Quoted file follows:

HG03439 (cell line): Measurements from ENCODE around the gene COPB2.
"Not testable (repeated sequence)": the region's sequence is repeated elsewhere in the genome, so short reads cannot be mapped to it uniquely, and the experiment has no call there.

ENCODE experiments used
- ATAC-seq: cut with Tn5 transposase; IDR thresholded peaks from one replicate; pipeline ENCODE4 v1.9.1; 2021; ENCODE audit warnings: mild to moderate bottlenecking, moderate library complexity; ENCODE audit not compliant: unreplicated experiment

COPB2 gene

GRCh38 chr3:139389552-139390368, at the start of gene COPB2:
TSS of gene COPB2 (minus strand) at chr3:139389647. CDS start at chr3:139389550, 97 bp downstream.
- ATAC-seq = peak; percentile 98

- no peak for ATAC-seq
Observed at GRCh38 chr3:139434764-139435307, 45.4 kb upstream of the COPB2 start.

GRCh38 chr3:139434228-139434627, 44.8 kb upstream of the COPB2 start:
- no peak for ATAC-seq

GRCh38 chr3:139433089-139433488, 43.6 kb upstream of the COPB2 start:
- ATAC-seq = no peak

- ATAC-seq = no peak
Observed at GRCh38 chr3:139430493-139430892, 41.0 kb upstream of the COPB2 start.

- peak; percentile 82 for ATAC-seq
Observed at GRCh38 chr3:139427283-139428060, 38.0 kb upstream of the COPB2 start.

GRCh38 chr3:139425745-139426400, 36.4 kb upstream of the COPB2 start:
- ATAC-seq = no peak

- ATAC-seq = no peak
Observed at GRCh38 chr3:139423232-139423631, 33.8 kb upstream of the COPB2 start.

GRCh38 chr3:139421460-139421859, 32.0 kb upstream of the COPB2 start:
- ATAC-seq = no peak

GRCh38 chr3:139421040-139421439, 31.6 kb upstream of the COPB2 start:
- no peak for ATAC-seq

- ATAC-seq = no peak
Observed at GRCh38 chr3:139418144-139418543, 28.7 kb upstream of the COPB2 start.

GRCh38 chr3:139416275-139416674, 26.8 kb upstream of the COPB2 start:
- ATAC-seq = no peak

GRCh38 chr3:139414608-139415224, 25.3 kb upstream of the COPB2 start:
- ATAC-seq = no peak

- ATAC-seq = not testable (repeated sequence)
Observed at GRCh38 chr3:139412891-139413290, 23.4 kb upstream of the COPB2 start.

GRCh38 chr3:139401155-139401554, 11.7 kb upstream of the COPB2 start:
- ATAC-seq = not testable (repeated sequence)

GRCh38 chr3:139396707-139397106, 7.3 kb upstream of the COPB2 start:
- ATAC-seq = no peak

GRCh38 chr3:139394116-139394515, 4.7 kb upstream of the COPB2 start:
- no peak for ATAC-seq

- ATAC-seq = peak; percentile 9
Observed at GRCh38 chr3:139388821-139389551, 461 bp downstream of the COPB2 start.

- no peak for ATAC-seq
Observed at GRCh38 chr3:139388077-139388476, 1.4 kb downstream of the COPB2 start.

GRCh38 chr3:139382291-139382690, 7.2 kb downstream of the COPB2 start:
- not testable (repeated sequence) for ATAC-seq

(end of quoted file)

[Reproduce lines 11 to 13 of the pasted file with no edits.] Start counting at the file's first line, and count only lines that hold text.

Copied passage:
GRCh38 chr3:139434228-139434627, 44.8 kb upstream of the COPB2 start:
- no peak for ATAC-seq

GRCh38 chr3:139433089-139433488, 43.6 kb upstream of the COPB2 start: